Jared is a student who came up with the idea for Pocket Change Apparel, a clothing company with a heart for kids around the world. They make fair-trade clothing in Toronto and their profits help support the Freedom House Orphanages in Haiti. How about challenging the creativity and initiative of the young in your church?
Reimagining Christian education
Many K-12 educators in Mennonite and Reformed Christian Schools are preparing students for a "climate change future" through innovative courses on sustainability. But I have found very little in the way of Christian schools equipping students for an "economic change future."
Educators in Europe are focusing on entrepreneurship as one way of preparing students for life in a slower economy, with the explicit mission that they will raise a crop of young people who start new businesses to not only create more jobs, but also increase economic growth throughout Europe. A number of these secondary schools offer courses in financial stewardship as well, so these young entrepreneurs are also learning how to be skilled money managers. These programs seem to be making a difference for both the graduates and, increasingly, the larger economy.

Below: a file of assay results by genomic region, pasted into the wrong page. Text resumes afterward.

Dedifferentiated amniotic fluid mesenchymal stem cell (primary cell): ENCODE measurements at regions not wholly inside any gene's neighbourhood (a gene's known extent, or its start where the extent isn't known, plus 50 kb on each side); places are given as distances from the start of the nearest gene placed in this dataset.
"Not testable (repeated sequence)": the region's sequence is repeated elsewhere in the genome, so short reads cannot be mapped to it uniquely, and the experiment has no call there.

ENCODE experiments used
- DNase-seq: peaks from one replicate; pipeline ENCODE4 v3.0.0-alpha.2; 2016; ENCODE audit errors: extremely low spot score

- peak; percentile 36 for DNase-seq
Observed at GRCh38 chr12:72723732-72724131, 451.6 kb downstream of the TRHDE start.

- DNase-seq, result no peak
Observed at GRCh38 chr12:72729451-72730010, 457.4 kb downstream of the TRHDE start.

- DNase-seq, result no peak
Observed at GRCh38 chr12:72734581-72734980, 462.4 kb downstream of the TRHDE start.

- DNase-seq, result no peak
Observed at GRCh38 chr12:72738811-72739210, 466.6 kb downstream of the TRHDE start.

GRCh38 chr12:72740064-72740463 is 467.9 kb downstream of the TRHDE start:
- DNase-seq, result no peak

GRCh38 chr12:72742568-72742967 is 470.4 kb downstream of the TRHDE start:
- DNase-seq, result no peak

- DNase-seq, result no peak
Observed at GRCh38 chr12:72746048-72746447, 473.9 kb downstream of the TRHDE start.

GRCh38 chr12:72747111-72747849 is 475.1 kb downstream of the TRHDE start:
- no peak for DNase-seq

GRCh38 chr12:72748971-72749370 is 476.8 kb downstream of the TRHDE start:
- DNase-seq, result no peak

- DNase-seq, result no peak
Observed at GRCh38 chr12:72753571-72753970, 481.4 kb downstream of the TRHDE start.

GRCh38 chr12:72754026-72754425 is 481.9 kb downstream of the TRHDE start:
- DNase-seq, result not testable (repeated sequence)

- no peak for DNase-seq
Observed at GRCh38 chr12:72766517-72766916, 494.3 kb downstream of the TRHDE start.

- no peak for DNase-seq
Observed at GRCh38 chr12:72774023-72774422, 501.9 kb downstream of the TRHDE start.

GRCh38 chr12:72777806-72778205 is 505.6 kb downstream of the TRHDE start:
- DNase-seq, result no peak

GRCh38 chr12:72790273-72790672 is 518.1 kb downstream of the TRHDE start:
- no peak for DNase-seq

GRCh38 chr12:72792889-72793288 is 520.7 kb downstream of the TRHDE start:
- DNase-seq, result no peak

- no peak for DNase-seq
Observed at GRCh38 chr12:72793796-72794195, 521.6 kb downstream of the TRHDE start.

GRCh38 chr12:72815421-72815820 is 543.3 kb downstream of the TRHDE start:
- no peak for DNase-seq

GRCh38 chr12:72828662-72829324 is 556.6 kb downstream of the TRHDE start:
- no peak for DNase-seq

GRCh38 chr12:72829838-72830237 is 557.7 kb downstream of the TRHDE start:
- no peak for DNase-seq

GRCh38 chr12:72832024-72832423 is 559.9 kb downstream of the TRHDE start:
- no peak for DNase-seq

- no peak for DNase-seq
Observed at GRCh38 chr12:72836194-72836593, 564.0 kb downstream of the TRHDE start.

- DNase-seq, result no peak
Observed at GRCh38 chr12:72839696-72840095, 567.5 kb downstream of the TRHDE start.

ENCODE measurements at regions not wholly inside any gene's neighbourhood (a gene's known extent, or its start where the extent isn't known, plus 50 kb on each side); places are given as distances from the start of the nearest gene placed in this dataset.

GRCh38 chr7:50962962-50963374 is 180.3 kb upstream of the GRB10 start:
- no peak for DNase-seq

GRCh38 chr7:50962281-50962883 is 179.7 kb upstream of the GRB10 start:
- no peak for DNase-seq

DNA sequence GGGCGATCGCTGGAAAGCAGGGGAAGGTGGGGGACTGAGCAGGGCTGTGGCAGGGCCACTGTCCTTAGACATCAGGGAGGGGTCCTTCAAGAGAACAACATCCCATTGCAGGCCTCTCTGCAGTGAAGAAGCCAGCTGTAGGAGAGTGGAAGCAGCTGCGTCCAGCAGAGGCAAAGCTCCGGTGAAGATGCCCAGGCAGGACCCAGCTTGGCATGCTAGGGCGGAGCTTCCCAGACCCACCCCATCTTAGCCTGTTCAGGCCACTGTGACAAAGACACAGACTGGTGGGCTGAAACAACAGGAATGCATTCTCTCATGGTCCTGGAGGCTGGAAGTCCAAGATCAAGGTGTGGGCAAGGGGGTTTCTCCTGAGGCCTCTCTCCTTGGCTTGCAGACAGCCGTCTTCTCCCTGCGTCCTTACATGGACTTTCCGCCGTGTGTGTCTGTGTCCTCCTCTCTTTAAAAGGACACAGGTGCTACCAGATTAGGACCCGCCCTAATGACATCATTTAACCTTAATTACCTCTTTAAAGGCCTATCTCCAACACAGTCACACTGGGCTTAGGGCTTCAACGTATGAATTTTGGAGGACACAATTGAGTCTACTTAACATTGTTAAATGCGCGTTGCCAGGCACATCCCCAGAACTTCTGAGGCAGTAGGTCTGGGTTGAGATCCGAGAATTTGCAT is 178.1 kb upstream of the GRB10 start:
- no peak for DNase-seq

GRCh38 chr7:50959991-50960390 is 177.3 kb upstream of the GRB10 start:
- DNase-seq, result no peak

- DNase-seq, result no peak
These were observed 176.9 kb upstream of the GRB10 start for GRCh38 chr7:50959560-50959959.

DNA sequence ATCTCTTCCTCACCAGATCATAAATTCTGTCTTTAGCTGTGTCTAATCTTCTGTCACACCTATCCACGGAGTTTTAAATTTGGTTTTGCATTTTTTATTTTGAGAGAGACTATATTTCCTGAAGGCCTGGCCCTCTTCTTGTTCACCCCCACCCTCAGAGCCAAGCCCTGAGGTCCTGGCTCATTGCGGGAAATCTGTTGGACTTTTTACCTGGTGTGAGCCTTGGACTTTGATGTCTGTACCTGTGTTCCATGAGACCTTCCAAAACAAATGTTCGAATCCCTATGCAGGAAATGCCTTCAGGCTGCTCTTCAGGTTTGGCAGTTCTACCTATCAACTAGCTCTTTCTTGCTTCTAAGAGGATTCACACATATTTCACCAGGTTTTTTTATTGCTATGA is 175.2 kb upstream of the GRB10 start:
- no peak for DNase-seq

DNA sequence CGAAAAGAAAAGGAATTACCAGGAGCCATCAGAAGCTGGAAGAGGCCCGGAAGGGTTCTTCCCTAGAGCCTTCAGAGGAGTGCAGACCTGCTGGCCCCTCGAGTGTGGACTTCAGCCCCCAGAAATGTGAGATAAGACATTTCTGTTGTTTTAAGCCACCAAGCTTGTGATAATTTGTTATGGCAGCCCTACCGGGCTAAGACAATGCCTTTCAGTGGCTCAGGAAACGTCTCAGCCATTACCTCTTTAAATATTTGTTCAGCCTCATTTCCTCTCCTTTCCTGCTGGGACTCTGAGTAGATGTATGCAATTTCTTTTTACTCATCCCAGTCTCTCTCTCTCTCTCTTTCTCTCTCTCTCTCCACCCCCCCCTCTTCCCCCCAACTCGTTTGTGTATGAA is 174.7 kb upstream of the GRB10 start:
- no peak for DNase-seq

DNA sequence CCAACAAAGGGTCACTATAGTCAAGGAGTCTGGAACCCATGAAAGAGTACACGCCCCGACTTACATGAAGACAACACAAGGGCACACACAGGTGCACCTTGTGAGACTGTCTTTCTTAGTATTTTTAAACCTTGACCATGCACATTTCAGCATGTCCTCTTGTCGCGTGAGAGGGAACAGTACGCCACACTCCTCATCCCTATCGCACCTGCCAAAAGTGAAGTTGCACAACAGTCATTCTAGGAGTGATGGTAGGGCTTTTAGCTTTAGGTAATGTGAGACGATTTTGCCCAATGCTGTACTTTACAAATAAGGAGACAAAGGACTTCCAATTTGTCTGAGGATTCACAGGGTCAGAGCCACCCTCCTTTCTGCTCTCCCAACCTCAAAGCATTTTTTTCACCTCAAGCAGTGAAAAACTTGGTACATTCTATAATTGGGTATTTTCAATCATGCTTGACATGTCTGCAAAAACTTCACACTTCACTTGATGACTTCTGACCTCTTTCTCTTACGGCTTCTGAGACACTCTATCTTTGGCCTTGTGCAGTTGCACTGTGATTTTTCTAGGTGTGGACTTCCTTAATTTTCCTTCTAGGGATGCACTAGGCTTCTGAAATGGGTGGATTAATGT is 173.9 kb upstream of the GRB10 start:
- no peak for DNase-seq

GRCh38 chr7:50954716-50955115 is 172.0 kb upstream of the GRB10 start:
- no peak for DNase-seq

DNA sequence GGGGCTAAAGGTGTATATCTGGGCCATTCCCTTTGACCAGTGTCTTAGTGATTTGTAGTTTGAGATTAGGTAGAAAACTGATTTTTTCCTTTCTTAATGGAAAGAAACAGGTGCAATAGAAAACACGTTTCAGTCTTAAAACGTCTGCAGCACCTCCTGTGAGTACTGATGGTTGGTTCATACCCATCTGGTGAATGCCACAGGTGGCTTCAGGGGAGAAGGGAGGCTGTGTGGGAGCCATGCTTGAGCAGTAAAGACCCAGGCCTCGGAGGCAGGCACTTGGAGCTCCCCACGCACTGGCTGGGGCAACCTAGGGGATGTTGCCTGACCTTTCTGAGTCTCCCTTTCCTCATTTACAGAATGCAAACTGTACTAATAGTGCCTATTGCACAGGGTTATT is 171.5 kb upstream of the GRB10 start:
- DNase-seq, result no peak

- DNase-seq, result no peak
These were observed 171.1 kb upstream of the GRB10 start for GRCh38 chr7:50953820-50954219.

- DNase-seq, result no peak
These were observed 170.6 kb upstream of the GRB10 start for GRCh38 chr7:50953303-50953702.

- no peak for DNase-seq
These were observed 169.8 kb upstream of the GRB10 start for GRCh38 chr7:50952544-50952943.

Wouldn't it make sense for Christian schools to consider shifting their educational philosophy toward a more entrepreneurial focus?
We have a 9-year-old helper we'll call Brent, who helps his mom give us a hand in our garden. On his own initiative he has started his own on-line organic dog biscuit company. Reportedly, he is making money. Christian schools could revise their curricula to not only teach entrepreneurship, but also help students like Brent create new small businesses. Can you imagine the gift it would be to a student who graduates from Eastern or Wheaton in 2020 and can't find a job, if she knows how to start a small business because of the skills she learned in a Christian high school?
Dr. Tony Wagner, an educator from Harvard, has a new book called Creating Innovators: The Making of Young People Who Will Change the World. It is an excellent resource for educators looking for ways to teach their students how to be both business and social entrepreneurs, and do good by doing well.
Parents, youth workers and educators need to re-imagine and reinvent how we equip "generation next" to live, work and make a difference in the world. What are your creative ideas? Please contact me with any ideas—or push back. I'd love to hear from you.
Tom Sine is co-founder with his wife, Christine, of Mustard Seed Associates (MSAimagine.org), a nonprofit that assists churches and Christian organizations to evaluate how the world is changing and how the church needs to change to be more effective in the future. His books include The New Conspirators: Creating the Future One Mustard Seed at a Time (InterVarsity Press, 2008) and Mustard Seed vs. McWorld: Reinventing Life and Faith for the Future (Baker, 1999).